As you advance, you can access trickier songs by a wide variety of bands. This new version features Cheap Trick, Wolfmother, the Police, the Rolling Stones, Danzig, Nirvana and even Spinal Tap among the 50-plus outfits contributing tracks. Also new this year are detailed statistics about which sections you aced and the ones you botched, a practice mode so you can work on the problem areas, and a multiplayer mode that allows two people to play a song together, with one person playing the lead sections and the other choosing bass or rhythm.
Basically, hook this thing up to your TV at a party and I guarantee a good night. There are enough PS2s out there -- Sony has sold more than 100 million of them over the years -- that you should be able to track one down. There will also be an Xbox 360 version out next year that will allow users to buy individual tracks as the developers translate more songs into virtual rhythm tests.
Get hooked on a game like Guitar Hero and the excitement the Wii has generated with its motion-sensing controller begins to make sense, as do the long lines in Japan last weekend to get the initial batch of PS3s.
Until that happens, however, enjoy the park and the book. I am off to find Zoltar.
RHYTHM IS A DANCER
It takes more than a slick guitar player to make your living-room band rock like Poison. You need a good name -- dibs on Swear Engine, in honour of Deadwood's Ian McShane -- and a singer or two will come in handy to fill those quiet moments between face-melting solos.
There are several warbling games on the market that bring the joys (or the terrors) of the karaoke bar into your home. This week sees the debut of the latest SingStar game for the PlayStation 2, SingStar Rocks. The game uses two special microphones and a scoring system that measures timing and pitch to calculate points as you sing along to about 30 music videos. Rocks has songs by Franz Ferdinand, the Killers, Nirvana and Queen, among many others, and there are four previous versions with pop tracks and eighties favourites.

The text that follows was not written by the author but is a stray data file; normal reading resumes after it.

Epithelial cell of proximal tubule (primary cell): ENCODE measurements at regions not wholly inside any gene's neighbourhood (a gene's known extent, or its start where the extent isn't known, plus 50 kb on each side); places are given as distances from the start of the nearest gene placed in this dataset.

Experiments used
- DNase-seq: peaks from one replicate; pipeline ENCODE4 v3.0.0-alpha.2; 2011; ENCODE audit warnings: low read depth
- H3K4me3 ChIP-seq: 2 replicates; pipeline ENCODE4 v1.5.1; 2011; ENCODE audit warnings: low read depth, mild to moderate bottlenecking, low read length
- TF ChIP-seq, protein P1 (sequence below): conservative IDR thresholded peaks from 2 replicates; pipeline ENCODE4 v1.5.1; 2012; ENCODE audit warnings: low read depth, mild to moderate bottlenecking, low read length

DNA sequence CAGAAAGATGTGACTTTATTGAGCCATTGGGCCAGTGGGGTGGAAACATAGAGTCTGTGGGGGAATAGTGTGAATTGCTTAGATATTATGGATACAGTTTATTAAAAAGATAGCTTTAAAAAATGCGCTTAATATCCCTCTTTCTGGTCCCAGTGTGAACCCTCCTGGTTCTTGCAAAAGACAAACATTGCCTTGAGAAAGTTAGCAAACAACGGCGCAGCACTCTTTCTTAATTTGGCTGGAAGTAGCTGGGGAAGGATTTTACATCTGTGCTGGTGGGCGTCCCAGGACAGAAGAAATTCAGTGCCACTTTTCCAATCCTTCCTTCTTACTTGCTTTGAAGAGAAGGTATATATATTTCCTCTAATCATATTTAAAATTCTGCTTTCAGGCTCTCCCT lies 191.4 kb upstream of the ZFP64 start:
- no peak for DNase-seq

From a scoring standpoint, SingStar falls into the Paula Abdul camp of talent rating. Get close to the correct pitch, even if you are just humming, and points will add up like dollars in Simon Cowell's bank account. But SingStar is less a game than it is a recipe for multiplayer fun at parties, and it works fine in those situations.
For more musical adventures on your TV, the Japanese developer Konami is the current rhythm-game king. Karaoke Revolution: American Idol (PS2) is due next month, and the venerable Dance Dance Revolution series, which uses a floor pad to score the accuracy of your dance moves, welcomes Ultramix 4 this week. The Xbox game will have 85 downloadable tracks for a total of 150-plus songs, the largest DDR library yet.
But the company's Beatmania, a PS2 game that lets you lay down drum tracks or even scratch records on a special peripheral, is underwhelming. If you want a drummer for your den ensemble then Donkey Konga, from Nintendo, is your best bet with its bongo-drum controllers. But take some advice from Guitar Hero: Don't give the drummer a solo unless you need a washroom break, and never let them hold the money.